Hidden in The Avengers is one of the greatest lessons for those who find themselves in a position of leadership in any organization. It’s revealed thanks to Joss Whedon’s stellar screenwriting. As Tom Hiddleston (Loki) puts it, “He was trusted with the responsibility of combining the various tones and colors of different characters, many of whom have lead their own films, and trying to make a cohesive narrative that is thrilling, action-packed and entertaining and spectacular. And it was.”
Whedon has a history of developing main characters (see Wired article) within a variety and television and film projects who are notably self-aware. They know their own strengths and weaknesses and thrive because of it. As Whedon puts it, “It’s a flaw in my work that is enough of a virtue that I let it slide. I make people ridiculously self-aware because I hate deception.” No other Whedon work better illustrates this tendency than The Avengers. While the movie is your typical good-vs-evil narrative, it could be argued that the real conflict of the movie comes courtesy of the Avengers themselves. Their self-awareness both creates and resolves the conflict in a tale of world-saving misfit unity.
In that collision of superheroes lies the lesson to be learned.
Self-awareness without accountability is self-absorption.
We can discover much about the way we’re wired through a variety of great books or seminars, but true self-awareness is achieved when those discoveries are consistently confirmed, contested, or constructed by those closest to us… our God, our families, our leaders, our teams, our co-workers, and even those we’re leading. Accountability doesn’t just keep us from failure, it pushes us toward success.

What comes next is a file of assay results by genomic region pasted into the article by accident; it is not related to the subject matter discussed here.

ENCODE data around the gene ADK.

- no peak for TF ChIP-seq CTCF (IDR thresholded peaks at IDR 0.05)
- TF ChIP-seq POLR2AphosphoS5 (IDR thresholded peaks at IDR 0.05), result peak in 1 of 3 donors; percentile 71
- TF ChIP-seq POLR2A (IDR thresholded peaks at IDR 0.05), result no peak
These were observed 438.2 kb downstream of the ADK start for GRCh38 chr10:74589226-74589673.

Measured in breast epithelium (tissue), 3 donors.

If you’ve seen The Avengers, you know what I mean. Pay attention to who did what in the movie. In the end you’ll see much more than just a summer blockbuster, you’ll see one of the greatest leadership illustrations of teamwork, self-awareness, and accountability in modern blockbuster cinema.
It’s the old “iron sharpens iron” adage that rings true today. Self-aware leaders consistently invite those around them to give feedback on their performance. They are the first to admit mistakes. They are teachable and willing to change. They never make excuses or take credit for someone else’s idea. They aren’t defensive and dismissive. They value vision, even if it’s not their own. They speak from the heart and clearly communicate expectations. They invest in other’s dreams. When you are confident enough to be vulnerable with those closest to you, those same people will reciprocate that accountability… and ultimately they’ll be willing to invest in your dream.
As a leader, don’t stop at a strengths test to discover who you are. Be accountable to those closest to you and start your own “Avengers Initiative”. You’ll be on your way to self-awareness and who knows… you might just save the world.